It’s precisely 75 years since the historical event which inspired the book and film of Whisky Galore! But the true story of the sinking of the SS Politician is even more remarkable than the fictional tale, reports Richard Woodard.
Seventy-five years ago today, on the morning of 5 February, 1941, the SS Politician was heading north past the Outer Hebrides, having cast off from Liverpool two days earlier. Its final destinations? Kingston, Jamaica, and New Orleans.
After passing the Isle of Man, the weather had worsened, the winds had risen to gale force and the ship’s Captain, Beaconsfield Worthington, changed course as a result. This was an unwanted distraction and difficulty for a crew anticipating a winter crossing of a U-Boat-infested Atlantic.
Then things got considerably worse. As the winds drove SS Politician further off-course, at 7.40am a lookout glimpsed land; in desperation, the ship swung away, only to founder on the unseen sandbanks off Rosinish Point on the Isle of Eriskay.
Events moved quickly after that. The ship’s fuel tanks were ruptured, and its engines gave up minutes later, leaving the crew to await rescue – and salvage of their cargo.
To the locals, beset by the privations of war and rationing, this was too good an opportunity to miss. Unofficial local ‘salvage parties’ began to form, with the men even donning their wives’ old dresses to prevent their own clothes becoming stained by incriminating ship’s oil.
The SS Politician was carrying all manner of trade goods, from cotton to medicines to biscuits, but the ship is best remembered for the contents of Hold Number 5: some 264,000 bottles of Scotch whisky.
Treacherous waters: the spot where the SS Politician foundered off Eriskay
People came from as far afield as Lewis and, according to reports at the time, few if any regarded what they were doing as stealing; the foundering of the ship made its cargo theirs to save under the ‘rules of salvage’.
The authorities, however, did not share this view, not least because the whisky was destined for the United States – and so no duty had been paid on it.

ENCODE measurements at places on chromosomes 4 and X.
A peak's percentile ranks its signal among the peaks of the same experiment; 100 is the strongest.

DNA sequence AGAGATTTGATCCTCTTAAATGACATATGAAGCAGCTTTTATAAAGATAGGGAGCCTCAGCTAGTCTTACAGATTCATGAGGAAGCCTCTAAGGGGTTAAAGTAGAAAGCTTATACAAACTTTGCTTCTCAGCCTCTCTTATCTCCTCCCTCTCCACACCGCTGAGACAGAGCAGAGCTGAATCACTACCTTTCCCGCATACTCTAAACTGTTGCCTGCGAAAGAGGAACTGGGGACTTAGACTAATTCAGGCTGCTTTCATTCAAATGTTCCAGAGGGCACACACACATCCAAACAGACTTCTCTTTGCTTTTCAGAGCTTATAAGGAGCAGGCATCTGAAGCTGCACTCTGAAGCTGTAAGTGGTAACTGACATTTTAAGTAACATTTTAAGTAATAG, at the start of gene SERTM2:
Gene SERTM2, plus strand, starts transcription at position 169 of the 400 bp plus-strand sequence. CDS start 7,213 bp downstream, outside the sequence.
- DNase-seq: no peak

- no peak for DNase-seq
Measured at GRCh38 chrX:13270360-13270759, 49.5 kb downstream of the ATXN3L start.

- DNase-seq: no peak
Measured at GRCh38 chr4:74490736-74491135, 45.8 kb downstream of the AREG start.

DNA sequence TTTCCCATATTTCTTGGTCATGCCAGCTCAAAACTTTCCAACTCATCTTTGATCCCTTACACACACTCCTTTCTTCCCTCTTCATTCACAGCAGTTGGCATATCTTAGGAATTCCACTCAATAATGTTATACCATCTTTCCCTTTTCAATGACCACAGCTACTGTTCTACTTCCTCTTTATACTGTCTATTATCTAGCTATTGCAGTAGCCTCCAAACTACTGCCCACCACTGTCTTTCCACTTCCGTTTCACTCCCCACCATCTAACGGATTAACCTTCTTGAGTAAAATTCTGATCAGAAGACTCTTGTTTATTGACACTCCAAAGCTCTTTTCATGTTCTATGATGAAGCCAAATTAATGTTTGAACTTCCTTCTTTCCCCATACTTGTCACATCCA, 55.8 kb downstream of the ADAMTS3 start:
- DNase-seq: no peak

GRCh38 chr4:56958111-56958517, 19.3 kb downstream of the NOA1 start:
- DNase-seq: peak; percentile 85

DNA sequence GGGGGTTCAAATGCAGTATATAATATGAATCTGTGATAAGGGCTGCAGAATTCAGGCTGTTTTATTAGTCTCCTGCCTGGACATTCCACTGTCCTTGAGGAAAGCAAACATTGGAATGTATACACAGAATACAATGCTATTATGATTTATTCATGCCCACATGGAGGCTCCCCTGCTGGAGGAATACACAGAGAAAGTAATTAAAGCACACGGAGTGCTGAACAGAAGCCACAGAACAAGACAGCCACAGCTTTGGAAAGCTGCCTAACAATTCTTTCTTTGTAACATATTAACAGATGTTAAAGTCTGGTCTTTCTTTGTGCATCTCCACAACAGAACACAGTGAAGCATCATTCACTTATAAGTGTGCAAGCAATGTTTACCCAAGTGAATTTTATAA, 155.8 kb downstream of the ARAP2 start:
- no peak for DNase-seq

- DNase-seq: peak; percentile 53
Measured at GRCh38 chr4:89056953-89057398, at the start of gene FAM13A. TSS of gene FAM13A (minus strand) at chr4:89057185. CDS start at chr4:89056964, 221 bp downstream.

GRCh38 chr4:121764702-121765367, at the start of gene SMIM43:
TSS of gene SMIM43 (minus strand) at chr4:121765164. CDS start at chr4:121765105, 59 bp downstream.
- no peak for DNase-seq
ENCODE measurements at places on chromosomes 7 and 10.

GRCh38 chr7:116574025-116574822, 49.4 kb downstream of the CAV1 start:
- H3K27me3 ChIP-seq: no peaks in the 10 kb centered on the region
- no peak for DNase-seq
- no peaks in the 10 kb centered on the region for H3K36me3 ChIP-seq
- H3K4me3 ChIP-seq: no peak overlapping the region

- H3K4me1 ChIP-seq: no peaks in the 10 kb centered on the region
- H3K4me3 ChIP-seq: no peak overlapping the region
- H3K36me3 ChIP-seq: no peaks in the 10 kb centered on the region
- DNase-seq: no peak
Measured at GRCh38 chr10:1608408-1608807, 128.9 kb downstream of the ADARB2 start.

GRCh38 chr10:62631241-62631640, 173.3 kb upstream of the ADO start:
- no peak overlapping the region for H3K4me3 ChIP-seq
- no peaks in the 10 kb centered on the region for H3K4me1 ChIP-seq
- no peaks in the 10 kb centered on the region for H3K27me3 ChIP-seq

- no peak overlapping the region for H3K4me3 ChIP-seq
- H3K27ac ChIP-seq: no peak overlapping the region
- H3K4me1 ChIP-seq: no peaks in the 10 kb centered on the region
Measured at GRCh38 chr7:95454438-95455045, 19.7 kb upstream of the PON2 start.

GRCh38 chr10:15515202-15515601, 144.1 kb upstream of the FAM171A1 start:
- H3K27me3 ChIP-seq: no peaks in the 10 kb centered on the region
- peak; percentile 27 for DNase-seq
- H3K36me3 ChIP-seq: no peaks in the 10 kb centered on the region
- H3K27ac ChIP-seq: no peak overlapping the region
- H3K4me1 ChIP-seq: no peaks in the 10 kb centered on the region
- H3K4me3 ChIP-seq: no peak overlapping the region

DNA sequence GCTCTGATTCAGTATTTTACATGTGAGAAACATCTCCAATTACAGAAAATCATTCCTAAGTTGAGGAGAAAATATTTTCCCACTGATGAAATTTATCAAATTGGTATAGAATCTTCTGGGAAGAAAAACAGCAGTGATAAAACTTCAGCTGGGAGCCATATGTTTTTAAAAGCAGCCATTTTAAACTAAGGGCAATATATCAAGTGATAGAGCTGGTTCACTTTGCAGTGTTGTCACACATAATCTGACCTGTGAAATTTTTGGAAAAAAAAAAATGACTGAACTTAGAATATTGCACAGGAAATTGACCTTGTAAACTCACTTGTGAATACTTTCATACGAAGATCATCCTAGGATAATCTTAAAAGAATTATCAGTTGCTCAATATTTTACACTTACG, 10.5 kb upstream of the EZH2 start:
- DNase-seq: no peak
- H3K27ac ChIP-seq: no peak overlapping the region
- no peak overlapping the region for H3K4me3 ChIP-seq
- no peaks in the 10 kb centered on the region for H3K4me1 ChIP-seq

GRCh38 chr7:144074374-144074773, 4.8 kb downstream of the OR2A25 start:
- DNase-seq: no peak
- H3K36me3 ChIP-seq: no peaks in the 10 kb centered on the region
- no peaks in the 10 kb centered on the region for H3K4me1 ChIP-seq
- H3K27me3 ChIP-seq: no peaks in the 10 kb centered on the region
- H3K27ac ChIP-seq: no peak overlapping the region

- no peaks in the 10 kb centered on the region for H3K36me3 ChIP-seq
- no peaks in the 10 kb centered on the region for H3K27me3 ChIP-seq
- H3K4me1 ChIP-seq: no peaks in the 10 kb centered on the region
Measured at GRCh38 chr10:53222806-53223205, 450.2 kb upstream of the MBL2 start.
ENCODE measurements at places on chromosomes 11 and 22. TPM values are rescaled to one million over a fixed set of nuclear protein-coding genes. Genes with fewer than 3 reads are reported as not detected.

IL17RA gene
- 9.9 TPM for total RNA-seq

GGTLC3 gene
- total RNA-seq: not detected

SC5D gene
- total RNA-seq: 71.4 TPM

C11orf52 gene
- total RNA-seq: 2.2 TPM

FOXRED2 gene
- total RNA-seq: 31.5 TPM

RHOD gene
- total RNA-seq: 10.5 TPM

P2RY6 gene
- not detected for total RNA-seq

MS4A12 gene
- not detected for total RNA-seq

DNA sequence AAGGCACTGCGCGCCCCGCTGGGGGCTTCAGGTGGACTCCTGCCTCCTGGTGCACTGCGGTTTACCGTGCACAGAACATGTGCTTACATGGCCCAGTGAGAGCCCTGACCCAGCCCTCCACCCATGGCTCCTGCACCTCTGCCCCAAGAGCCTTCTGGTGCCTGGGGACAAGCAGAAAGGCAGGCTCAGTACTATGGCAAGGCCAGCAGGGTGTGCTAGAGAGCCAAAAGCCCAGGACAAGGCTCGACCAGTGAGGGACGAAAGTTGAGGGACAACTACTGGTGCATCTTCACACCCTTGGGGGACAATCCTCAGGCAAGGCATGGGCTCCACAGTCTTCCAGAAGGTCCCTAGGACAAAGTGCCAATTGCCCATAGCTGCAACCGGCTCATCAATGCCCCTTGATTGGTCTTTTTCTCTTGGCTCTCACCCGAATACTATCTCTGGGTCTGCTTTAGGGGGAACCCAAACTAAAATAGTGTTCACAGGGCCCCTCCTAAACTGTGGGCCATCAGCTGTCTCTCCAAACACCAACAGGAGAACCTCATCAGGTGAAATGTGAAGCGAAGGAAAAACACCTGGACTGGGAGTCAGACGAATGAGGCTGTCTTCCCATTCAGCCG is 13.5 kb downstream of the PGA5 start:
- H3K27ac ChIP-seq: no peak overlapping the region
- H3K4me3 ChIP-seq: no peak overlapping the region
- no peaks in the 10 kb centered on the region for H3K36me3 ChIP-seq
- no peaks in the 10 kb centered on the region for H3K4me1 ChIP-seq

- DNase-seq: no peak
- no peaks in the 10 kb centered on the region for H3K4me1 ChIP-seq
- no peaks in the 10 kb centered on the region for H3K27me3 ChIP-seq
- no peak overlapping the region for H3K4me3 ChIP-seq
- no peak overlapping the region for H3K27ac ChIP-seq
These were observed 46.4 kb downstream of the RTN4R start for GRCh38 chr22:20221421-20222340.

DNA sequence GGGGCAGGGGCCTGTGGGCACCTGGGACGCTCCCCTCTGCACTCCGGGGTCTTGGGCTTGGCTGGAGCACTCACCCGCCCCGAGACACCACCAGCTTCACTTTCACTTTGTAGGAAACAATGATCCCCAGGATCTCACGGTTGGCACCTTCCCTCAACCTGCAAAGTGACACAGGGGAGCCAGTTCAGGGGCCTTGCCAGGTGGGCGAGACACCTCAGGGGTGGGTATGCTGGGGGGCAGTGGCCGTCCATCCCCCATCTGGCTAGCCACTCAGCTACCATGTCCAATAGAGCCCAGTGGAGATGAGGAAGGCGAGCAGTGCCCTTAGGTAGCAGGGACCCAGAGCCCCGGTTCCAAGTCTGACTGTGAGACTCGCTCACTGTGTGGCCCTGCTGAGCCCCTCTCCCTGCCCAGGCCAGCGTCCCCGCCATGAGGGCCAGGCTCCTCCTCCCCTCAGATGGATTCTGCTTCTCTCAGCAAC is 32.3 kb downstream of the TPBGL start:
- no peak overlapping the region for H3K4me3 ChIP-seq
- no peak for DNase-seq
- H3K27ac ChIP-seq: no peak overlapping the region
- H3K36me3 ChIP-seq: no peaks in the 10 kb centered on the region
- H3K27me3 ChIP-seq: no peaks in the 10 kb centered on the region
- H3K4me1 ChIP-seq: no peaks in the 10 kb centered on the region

There followed a second, attempted, land-borne salvage operation, with the police raiding villages and crofts in an effort to recover the liquid cargo – and the locals secreting their ill-gotten gains wherever they could. Or else they just drank them.
Some, however, ended up in court, with a few even serving short jail sentences, but many of the estimated 24,000 bottles of whisky ‘salvaged’ from the wreck by the islanders were never seen again.
As official salvage operations were called off, the ship’s hull was dynamited to destroy any further temptation to explore its contents; but the odd bottle was still washed up on nearby beaches, and a local diver found eight bottles of whisky in the wreck as recently as 1987. Two of these were sold for just over £12,000 by Scotch Whisky Auctions in 2013.
So far, so familiar. It’s an obviously romantic tale, and one which inspired the 1947 book Whisky Galore by Compton Mackenzie, and the 1949 film of the same name, directed by Alexander Mackendrick and one of the most enduring and loved of the Ealing comedies (bizarrely retitled Tight Little Island in the US).
But an arguably even more intriguing aspect of the SS Politician story remained unknown to all but a few until some 60 years after the event.
Comedy classic: A plaque at Castlebay commemorates the filming of Whisky Galore!
According to papers from the Crown Agents, released by the Public Records Office in 2001, Hold Number 5 didn’t just contain whisky; it also held 290,000 10-shilling notes destined for the then colony of Jamaica – in other words, £145,000 or, in modern terms, several million pounds.
At first, the authorities were not hugely concerned. The eight cases containing the money were first reported to be covered in fuel and water; then presumed swept away by the seas. At one point, the head of the salvage operation was said to have given a few away as souvenirs.
Then reports filtered through of some of the notes being found at Benbecula, 25 miles north of the wreck site. This was potentially more worrying but, even if the islanders had got their hands on some of the money, what would they spend it on? In the Outer Hebrides? During wartime?
By June 1941, four months after the SS Politician’s demise, branches of the Barclays and Midland Banks in Liverpool began reporting the presentation of water-damaged Jamaican 10-shilling notes.
By 1943, the notes had turned up in London, across the south of England, in Stoke-on-Trent and in the north of Scotland.
By 1958, the Crown Agents made a final tally: of the 290,000 notes, 211,267 had been recovered; 2,329 had been presented in banks all over the world, including the US, Switzerland, Ireland, Malta and – of course – Jamaica; and the Agents estimated that about two-thirds of these had been presented ‘in good faith’.
That leaves 76,404 notes – or £38,202 – unaccounted for, along with maybe 24,000 bottles of whisky – not to mention the rest of the ship’s cargo.
How much was taken by the sea, and how much fell prey to the impromptu salvage operations mounted by the locals of Eriskay, Barra, North and South Uist, and Lewis?
We will almost certainly never know.